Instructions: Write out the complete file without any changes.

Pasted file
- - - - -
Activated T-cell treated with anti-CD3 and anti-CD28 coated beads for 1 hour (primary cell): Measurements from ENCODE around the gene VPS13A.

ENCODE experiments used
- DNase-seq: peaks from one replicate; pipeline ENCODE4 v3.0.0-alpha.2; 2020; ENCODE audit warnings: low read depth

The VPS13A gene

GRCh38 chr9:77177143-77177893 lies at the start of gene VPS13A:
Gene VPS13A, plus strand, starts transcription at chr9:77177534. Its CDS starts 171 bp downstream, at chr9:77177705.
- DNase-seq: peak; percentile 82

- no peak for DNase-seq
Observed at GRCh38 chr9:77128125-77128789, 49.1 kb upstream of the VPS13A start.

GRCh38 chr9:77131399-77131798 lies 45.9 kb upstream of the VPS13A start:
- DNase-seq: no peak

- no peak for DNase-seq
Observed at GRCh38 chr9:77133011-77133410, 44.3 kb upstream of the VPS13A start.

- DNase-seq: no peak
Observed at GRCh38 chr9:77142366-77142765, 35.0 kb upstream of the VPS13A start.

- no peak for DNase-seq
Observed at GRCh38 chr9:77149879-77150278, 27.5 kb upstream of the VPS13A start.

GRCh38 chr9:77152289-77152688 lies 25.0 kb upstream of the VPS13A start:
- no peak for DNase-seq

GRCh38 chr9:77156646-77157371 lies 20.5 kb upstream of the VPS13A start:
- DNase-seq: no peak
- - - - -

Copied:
Activated T-cell treated with anti-CD3 and anti-CD28 coated beads for 1 hour (primary cell): Measurements from ENCODE around the gene VPS13A.

ENCODE experiments used
- DNase-seq: peaks from one replicate; pipeline ENCODE4 v3.0.0-alpha.2; 2020; ENCODE audit warnings: low read depth

The VPS13A gene

GRCh38 chr9:77177143-77177893 lies at the start of gene VPS13A:
Gene VPS13A, plus strand, starts transcription at chr9:77177534. Its CDS starts 171 bp downstream, at chr9:77177705.
- DNase-seq: peak; percentile 82

- no peak for DNase-seq
Observed at GRCh38 chr9:77128125-77128789, 49.1 kb upstream of the VPS13A start.

GRCh38 chr9:77131399-77131798 lies 45.9 kb upstream of the VPS13A start:
- DNase-seq: no peak

- no peak for DNase-seq
Observed at GRCh38 chr9:77133011-77133410, 44.3 kb upstream of the VPS13A start.

- DNase-seq: no peak
Observed at GRCh38 chr9:77142366-77142765, 35.0 kb upstream of the VPS13A start.

- no peak for DNase-seq
Observed at GRCh38 chr9:77149879-77150278, 27.5 kb upstream of the VPS13A start.

GRCh38 chr9:77152289-77152688 lies 25.0 kb upstream of the VPS13A start:
- no peak for DNase-seq

GRCh38 chr9:77156646-77157371 lies 20.5 kb upstream of the VPS13A start:
- DNase-seq: no peak